OK, now that the background is out-of-the-way, the main part of my daily work involves the completion of security questionnaires from our current and potential customers. These vary in length, detail, complexity, etc. from one company to another. I don’t usually complete them, but perform a first pass prior to sending them off to co-workers that are much more familiar with our applications. As I’ve never been in the industry my company serves, a lot of the customer names I see are unknown to me. That fact makes it easy to answer questions without bias or preconceptions and just provide the best and most truthful answers possible. If it’s changed after I provide an answer, that decision was above my pay grade and I’m no longer accountable for that answer. Yes, I’ve used this defense multiple times in the past year to my benefit when brown stuff flew into some fan blades.

In theory, the fact that I know the customers is irrelevant, as my job is to get the security questions answered and returned back to the account manager. They’re the ones dealing with the customers. There are just some companies that, due to their reputation and what they’ve done and are doing, are hard to do work for. I’m still apprehensive about the idea that software my company makes is allowing this customer to get their work done. Work that ultimately affects me in a negative way by putting genetically modified food on my table. In 2015, 89% of corn, 94% of soybeans, and 89% of cotton produced in the US were genetically modified to be herbicide-tolerant, making it impossible to get away from. Other countries have banned GMO foods until further research can be done to determine if they’re safe or not. A fact I found disturbing, Heinz ketchup has a GMO variety (sold in the U.S.) and a non-GMO certified variety (sold outside the U.S.). This is not the only company that does this by the way. Why haven’t Americans woken up to this threat yet? If you don’t think its a problem, watch the movie Consumed.  Then read this blog post that is critically reviewing the movie, the comments tell the story. The point I get stuck on is how a 90-day trial is even marginally sufficient. As an example, lead takes significantly longer to build up in the human body before the symptoms start showing, a 90-day trial would not yield the results needed to determine lead is harmful.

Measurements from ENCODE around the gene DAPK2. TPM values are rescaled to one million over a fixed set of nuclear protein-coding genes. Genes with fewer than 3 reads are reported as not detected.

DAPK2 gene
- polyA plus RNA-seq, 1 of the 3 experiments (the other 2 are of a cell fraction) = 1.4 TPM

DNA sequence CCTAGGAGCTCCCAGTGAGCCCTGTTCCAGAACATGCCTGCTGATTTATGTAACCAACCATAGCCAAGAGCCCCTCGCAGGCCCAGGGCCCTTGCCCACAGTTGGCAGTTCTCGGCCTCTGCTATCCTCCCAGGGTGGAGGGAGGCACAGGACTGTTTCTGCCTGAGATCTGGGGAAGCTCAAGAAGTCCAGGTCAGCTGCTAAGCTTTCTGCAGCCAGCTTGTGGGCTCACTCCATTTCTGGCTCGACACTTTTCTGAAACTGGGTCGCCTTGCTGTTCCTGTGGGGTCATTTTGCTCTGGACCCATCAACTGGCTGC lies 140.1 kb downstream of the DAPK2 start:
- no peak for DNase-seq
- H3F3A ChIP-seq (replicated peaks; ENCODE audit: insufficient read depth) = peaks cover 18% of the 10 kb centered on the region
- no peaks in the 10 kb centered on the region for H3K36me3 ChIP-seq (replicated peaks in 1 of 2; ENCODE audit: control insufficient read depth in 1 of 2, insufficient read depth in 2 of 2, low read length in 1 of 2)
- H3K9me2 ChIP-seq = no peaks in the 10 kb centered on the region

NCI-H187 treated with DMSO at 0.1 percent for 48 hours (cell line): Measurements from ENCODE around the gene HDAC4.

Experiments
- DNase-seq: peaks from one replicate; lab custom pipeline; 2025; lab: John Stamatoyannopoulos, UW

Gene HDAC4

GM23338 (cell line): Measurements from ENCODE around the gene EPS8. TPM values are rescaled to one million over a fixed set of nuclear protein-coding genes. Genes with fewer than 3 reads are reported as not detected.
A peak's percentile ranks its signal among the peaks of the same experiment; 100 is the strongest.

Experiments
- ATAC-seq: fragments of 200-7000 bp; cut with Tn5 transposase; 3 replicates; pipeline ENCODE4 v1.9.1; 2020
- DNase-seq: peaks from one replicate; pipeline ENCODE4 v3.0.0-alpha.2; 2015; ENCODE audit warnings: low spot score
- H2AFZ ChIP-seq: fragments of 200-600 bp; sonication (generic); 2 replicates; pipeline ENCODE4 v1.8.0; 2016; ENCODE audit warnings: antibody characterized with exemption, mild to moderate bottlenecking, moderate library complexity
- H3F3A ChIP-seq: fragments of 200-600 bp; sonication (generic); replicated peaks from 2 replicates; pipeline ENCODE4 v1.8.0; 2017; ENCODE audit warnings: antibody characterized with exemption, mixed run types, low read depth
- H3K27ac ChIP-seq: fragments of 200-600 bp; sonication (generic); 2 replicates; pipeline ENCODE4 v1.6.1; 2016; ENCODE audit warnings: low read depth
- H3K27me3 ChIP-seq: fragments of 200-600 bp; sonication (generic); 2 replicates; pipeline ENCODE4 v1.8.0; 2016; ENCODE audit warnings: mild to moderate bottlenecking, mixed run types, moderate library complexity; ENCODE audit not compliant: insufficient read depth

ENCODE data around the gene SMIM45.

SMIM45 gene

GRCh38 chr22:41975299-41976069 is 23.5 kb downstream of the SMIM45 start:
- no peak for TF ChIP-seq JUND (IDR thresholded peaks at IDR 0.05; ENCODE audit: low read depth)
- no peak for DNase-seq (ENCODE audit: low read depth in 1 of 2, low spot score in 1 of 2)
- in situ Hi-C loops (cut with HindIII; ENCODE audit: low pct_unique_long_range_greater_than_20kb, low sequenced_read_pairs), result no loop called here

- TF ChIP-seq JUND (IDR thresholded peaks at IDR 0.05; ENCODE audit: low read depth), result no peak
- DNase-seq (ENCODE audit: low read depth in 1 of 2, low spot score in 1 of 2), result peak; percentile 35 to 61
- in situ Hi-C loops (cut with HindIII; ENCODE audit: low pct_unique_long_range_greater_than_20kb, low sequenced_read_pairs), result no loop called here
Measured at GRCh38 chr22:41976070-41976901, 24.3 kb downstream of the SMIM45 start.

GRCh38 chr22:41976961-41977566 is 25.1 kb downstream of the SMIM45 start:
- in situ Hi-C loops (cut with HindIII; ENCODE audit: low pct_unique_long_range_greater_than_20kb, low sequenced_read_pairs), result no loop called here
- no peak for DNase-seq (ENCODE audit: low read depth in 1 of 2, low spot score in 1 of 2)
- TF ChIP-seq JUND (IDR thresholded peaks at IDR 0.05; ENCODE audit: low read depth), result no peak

There is a lot of talk about banning Glyphosate, which is a main component of the herbicide that is sprayed with while crops are growing to keep weeds controlled. Bacillus thuringiensis (Bt) produces a toxin that is toxic to certain insects and is what is used in GMO crop seeds to allow the plant to produce Bt while growing to reduce the use to pesticide spraying. The research has shown that Bt is eliminated during digestion due to the acid present in our digestive systems. Despite the research saying otherwise, I’m skeptical that our experiment in genetic modification isn’t going to have adverse affects sometime in the near future. The truth is that we just don’t know the long-term effects of using GMO seeds in the environment and we are forcing plants to do things they normally would have never done if we didn’t modify their genes. We’re living in a petrochemical and agrichemical world. The warning signs are all around us that we’re causing damage to ourselves and the environment. When is that going to change?